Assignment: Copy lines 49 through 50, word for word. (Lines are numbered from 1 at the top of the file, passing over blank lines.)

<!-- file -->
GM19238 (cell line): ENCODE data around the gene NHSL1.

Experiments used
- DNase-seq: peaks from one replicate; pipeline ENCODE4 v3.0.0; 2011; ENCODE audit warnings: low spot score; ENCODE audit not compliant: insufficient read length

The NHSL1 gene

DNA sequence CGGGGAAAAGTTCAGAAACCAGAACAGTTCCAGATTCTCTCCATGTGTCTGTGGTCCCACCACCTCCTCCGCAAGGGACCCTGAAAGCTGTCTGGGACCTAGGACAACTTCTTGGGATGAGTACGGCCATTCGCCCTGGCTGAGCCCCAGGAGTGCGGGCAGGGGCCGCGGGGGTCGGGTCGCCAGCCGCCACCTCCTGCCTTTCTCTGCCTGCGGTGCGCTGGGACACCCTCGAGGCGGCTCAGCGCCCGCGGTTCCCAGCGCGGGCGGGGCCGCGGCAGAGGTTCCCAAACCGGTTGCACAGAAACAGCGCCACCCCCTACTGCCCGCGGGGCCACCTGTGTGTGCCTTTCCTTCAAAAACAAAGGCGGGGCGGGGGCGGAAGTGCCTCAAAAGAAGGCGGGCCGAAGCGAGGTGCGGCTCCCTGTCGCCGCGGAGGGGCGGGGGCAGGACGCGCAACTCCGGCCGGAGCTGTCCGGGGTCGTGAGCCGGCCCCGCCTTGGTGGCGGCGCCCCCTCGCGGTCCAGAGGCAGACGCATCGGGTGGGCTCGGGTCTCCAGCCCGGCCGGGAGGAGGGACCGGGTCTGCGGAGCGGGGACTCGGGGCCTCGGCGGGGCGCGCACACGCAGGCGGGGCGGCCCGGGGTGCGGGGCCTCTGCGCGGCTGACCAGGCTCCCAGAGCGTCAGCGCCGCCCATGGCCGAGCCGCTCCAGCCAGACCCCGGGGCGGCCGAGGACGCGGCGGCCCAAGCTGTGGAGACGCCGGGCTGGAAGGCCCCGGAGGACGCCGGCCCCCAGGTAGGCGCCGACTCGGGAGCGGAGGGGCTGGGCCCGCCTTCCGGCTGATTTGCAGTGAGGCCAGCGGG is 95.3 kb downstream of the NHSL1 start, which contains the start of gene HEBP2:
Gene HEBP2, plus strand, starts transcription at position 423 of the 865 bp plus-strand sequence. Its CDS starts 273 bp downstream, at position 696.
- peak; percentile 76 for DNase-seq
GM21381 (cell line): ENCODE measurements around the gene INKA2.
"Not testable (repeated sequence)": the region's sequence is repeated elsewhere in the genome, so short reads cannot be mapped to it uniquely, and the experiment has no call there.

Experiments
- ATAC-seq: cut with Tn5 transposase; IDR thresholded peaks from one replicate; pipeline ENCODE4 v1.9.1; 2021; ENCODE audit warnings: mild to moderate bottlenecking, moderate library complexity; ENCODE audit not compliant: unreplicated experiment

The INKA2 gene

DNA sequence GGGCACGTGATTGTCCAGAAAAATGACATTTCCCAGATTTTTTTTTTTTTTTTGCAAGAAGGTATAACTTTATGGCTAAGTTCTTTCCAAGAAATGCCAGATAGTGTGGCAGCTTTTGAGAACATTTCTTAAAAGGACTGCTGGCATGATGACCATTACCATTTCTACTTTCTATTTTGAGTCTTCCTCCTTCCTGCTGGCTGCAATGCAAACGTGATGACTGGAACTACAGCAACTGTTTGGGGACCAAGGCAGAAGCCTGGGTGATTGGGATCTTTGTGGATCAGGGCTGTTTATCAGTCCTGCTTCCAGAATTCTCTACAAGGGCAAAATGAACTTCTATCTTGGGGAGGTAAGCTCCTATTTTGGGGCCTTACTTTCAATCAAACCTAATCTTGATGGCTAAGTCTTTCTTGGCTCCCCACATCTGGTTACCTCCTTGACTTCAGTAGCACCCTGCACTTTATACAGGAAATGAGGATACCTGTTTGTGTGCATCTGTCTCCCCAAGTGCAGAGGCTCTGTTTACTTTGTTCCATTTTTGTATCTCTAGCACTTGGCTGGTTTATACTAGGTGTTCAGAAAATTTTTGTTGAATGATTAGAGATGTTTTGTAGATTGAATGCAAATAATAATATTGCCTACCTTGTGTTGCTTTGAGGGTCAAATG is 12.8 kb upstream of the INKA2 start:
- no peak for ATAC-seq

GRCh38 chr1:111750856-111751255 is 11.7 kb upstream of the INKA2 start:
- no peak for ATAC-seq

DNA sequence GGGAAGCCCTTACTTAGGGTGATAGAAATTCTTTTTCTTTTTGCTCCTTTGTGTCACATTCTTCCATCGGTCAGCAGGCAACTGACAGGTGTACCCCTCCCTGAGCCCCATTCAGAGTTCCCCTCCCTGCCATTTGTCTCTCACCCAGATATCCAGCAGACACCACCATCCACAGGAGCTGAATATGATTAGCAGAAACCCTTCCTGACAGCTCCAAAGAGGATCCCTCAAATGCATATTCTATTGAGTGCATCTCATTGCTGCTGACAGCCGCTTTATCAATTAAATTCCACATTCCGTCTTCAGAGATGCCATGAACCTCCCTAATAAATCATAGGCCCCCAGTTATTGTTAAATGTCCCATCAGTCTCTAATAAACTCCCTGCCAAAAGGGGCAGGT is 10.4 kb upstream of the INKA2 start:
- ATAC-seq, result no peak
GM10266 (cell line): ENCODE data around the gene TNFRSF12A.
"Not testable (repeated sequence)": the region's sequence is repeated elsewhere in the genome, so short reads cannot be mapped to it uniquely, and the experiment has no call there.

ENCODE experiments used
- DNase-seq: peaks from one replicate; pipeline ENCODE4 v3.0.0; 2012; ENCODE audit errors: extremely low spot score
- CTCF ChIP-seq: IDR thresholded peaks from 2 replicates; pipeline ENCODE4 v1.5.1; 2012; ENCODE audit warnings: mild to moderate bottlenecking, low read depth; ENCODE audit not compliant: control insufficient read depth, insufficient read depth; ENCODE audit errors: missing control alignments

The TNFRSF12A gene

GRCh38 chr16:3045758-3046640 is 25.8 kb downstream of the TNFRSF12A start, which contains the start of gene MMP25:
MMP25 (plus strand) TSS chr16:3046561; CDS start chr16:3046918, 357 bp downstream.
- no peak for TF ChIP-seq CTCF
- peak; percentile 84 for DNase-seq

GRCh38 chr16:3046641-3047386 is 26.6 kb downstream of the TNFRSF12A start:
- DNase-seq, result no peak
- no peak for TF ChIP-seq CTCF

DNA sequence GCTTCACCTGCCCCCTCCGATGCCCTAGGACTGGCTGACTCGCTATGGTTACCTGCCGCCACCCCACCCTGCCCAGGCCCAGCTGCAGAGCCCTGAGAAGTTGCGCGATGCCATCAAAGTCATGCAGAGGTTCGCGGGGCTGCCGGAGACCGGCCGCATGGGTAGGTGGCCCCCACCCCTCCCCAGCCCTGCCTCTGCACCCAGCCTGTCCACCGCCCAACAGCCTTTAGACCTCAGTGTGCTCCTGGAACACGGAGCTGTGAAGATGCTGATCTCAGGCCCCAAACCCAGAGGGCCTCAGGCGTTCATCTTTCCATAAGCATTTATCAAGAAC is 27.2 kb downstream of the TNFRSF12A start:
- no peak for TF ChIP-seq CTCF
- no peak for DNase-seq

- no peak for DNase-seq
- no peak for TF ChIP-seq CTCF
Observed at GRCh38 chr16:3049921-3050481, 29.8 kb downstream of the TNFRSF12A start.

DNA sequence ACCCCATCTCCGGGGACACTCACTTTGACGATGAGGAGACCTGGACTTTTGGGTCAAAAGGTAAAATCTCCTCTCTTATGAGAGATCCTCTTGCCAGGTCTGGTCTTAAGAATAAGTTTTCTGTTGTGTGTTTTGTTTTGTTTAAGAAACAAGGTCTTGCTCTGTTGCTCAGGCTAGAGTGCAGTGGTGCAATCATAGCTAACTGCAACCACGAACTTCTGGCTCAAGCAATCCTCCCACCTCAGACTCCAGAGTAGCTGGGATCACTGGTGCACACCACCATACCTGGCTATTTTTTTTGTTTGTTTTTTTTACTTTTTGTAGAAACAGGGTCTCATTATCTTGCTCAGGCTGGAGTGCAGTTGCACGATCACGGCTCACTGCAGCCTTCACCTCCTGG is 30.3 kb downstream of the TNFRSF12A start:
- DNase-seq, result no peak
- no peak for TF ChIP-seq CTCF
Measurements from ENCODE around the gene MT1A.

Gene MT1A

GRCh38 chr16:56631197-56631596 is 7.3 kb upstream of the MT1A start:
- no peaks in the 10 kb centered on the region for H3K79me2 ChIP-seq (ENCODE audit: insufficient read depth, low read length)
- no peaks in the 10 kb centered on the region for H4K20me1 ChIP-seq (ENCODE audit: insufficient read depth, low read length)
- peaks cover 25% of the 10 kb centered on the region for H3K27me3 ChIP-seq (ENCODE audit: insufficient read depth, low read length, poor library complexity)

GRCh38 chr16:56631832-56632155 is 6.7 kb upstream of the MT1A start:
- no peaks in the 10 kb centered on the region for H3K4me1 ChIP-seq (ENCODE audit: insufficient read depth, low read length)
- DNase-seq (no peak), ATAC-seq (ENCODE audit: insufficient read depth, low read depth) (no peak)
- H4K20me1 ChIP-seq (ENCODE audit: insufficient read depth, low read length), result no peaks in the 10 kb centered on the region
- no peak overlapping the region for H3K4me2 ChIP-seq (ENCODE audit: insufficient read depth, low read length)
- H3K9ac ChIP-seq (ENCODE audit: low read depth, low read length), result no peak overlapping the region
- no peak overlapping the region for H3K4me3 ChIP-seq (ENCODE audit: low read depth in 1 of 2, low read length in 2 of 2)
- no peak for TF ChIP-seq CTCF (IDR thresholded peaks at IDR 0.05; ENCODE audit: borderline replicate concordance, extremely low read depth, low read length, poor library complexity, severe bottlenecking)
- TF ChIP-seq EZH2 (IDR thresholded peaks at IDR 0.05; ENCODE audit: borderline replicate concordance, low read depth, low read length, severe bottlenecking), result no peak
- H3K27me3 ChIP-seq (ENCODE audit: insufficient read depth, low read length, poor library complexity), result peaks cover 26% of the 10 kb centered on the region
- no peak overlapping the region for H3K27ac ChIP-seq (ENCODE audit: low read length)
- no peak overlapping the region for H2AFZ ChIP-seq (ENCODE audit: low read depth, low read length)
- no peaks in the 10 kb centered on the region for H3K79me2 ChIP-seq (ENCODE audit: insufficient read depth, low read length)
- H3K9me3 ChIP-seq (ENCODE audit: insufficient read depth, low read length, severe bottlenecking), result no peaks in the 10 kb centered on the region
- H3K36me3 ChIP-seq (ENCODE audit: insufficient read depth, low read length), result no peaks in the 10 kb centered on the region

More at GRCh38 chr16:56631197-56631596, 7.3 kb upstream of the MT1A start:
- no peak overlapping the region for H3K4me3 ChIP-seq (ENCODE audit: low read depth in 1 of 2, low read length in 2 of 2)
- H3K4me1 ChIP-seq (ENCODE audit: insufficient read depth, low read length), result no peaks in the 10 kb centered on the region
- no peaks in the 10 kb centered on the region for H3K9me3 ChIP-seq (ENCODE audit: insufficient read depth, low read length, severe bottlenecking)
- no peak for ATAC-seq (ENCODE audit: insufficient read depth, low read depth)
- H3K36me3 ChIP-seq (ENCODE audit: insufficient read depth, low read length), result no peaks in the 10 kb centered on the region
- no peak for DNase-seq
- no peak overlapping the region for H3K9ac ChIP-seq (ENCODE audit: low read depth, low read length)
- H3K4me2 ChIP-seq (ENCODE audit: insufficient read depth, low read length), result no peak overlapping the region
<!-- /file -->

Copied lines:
- DNase-seq (no peak), ATAC-seq (ENCODE audit: insufficient read depth, low read depth) (no peak)
- H4K20me1 ChIP-seq (ENCODE audit: insufficient read depth, low read length), result no peaks in the 10 kb centered on the region